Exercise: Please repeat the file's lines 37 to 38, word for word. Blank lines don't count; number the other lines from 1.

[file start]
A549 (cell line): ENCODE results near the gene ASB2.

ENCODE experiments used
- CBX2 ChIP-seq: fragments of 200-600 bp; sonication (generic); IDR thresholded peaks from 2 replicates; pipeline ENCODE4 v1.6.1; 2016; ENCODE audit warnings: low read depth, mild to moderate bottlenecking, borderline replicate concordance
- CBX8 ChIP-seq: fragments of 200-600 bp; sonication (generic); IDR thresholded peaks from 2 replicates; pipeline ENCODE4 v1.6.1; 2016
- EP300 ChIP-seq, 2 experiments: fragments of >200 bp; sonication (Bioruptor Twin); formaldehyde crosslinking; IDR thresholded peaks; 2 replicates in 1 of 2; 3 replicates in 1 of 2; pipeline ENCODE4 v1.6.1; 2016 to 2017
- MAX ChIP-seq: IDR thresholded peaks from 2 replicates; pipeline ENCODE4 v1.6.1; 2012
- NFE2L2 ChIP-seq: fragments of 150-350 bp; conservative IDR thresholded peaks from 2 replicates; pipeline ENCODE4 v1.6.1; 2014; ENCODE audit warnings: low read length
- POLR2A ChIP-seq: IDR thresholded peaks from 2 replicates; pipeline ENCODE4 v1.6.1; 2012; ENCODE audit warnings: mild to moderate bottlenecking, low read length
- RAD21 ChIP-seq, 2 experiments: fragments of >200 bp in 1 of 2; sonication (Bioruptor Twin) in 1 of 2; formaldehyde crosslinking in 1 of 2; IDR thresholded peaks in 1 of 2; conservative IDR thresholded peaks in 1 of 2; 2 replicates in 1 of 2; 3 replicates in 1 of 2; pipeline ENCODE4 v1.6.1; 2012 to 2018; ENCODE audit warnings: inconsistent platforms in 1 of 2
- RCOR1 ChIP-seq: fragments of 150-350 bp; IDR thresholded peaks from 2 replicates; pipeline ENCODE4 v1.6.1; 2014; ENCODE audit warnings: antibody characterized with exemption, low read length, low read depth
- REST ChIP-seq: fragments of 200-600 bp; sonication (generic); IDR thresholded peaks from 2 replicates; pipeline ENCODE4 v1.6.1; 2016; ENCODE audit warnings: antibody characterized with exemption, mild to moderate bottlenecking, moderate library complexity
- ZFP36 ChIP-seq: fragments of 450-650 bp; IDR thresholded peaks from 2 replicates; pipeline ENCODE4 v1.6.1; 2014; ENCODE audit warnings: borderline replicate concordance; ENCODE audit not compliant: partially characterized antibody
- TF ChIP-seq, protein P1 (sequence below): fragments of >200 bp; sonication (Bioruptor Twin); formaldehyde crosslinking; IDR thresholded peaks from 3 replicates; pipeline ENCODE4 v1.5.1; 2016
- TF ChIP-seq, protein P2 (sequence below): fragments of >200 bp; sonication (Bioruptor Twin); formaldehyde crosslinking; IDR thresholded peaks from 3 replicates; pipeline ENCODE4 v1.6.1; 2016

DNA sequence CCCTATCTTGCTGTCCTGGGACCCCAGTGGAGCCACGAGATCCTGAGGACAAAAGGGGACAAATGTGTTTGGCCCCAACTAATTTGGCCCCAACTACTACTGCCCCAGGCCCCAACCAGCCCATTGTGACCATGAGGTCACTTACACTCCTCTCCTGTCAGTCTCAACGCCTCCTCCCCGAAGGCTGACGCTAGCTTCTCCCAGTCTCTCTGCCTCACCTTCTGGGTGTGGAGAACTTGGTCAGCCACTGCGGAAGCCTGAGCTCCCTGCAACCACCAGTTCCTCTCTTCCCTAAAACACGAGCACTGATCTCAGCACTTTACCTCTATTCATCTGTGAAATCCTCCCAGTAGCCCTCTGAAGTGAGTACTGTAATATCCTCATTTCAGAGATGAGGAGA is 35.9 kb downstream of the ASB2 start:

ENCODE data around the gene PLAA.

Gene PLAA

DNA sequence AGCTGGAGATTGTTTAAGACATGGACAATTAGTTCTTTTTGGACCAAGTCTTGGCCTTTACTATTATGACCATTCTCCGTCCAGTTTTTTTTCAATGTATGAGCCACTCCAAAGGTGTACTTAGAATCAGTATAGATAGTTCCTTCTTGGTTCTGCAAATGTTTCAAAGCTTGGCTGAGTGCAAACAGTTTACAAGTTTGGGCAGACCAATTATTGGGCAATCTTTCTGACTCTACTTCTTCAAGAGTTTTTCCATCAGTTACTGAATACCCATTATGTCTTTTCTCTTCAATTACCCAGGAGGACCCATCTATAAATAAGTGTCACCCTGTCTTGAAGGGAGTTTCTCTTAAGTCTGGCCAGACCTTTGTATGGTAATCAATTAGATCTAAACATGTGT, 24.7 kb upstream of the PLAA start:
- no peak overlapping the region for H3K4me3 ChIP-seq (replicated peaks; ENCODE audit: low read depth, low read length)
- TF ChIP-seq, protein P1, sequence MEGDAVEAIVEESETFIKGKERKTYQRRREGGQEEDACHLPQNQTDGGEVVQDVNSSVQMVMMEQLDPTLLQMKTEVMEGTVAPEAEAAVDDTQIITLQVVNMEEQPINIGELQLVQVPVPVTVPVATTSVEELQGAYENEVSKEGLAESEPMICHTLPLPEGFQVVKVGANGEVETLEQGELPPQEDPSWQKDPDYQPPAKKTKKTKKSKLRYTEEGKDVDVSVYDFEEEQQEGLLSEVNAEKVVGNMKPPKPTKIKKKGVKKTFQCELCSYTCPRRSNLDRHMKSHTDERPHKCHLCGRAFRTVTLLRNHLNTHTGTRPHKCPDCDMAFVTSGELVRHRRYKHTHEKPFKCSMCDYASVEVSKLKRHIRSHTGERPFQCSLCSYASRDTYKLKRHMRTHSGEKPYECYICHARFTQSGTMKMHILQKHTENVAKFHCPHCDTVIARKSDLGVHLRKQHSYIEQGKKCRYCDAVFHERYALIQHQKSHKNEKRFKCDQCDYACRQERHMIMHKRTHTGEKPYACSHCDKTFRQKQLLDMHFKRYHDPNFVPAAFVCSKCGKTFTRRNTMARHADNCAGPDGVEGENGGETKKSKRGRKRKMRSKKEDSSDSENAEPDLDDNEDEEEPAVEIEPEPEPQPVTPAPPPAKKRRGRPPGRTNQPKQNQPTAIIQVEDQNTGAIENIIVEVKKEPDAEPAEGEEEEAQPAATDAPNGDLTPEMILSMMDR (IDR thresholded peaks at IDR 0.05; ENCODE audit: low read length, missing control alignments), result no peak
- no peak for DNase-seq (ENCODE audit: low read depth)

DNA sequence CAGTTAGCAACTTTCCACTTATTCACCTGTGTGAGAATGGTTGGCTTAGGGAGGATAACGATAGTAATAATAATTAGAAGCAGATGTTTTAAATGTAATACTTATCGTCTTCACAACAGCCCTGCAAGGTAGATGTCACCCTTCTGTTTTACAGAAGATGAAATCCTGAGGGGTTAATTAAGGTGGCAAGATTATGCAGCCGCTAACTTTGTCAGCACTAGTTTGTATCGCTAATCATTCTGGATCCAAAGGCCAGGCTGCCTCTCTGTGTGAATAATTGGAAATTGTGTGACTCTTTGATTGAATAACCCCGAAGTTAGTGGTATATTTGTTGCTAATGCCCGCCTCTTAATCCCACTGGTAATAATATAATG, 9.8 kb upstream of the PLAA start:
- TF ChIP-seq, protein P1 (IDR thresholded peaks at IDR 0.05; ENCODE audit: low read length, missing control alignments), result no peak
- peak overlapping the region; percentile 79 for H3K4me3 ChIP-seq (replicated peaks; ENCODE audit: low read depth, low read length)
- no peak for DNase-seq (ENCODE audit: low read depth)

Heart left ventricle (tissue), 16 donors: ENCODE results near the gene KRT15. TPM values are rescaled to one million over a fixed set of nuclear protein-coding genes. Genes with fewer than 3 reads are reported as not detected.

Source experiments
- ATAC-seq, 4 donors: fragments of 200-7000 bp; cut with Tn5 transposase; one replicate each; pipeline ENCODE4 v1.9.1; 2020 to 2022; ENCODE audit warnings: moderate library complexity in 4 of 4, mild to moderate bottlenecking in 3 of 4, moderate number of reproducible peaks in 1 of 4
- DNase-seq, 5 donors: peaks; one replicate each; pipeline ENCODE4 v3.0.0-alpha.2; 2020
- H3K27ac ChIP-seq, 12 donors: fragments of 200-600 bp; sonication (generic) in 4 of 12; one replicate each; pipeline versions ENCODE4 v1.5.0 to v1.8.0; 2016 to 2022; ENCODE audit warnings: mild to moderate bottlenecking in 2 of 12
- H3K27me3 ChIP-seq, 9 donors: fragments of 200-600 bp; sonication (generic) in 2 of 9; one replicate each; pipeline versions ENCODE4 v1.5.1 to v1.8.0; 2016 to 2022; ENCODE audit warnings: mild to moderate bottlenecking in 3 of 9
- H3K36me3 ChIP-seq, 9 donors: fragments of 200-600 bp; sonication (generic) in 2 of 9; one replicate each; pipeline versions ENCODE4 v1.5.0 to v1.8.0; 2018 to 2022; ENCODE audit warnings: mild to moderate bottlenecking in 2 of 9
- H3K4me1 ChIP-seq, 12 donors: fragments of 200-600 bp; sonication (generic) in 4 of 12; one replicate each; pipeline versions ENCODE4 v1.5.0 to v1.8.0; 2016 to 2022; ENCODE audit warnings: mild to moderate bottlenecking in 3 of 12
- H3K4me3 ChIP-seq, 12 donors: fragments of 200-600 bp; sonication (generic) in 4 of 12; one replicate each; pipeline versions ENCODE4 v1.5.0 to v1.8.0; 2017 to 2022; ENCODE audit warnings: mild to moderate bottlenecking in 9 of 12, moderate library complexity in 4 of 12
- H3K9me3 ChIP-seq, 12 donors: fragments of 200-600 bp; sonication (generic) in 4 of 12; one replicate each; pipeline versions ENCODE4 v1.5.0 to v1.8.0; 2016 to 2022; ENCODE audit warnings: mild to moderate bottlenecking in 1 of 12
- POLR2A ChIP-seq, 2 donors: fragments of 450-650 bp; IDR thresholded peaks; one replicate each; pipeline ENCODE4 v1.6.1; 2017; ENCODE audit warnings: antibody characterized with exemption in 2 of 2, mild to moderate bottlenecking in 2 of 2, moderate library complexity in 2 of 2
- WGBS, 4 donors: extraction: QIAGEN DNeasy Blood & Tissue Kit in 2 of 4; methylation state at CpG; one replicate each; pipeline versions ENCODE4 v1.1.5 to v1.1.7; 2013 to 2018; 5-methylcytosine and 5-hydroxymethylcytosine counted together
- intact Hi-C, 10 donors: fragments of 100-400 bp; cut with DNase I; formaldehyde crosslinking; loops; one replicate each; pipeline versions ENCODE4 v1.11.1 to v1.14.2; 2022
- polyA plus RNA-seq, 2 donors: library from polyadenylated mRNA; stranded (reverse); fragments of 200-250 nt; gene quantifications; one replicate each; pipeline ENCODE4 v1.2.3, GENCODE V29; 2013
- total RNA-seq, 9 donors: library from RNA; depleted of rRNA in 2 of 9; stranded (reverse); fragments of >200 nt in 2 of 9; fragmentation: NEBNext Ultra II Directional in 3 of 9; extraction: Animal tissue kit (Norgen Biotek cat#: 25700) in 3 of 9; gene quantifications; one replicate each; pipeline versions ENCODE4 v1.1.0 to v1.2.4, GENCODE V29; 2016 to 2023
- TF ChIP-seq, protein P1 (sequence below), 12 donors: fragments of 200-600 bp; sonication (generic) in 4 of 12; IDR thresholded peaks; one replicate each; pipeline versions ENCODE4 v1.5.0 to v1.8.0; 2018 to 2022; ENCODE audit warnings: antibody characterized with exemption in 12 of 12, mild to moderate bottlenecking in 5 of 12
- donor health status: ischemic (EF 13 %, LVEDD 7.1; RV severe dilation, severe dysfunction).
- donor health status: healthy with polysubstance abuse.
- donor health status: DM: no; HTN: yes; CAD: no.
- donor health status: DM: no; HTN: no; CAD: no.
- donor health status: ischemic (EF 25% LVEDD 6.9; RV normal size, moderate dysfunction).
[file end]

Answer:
- WGBS, 4 donors: extraction: QIAGEN DNeasy Blood & Tissue Kit in 2 of 4; methylation state at CpG; one replicate each; pipeline versions ENCODE4 v1.1.5 to v1.1.7; 2013 to 2018; 5-methylcytosine and 5-hydroxymethylcytosine counted together
- intact Hi-C, 10 donors: fragments of 100-400 bp; cut with DNase I; formaldehyde crosslinking; loops; one replicate each; pipeline versions ENCODE4 v1.11.1 to v1.14.2; 2022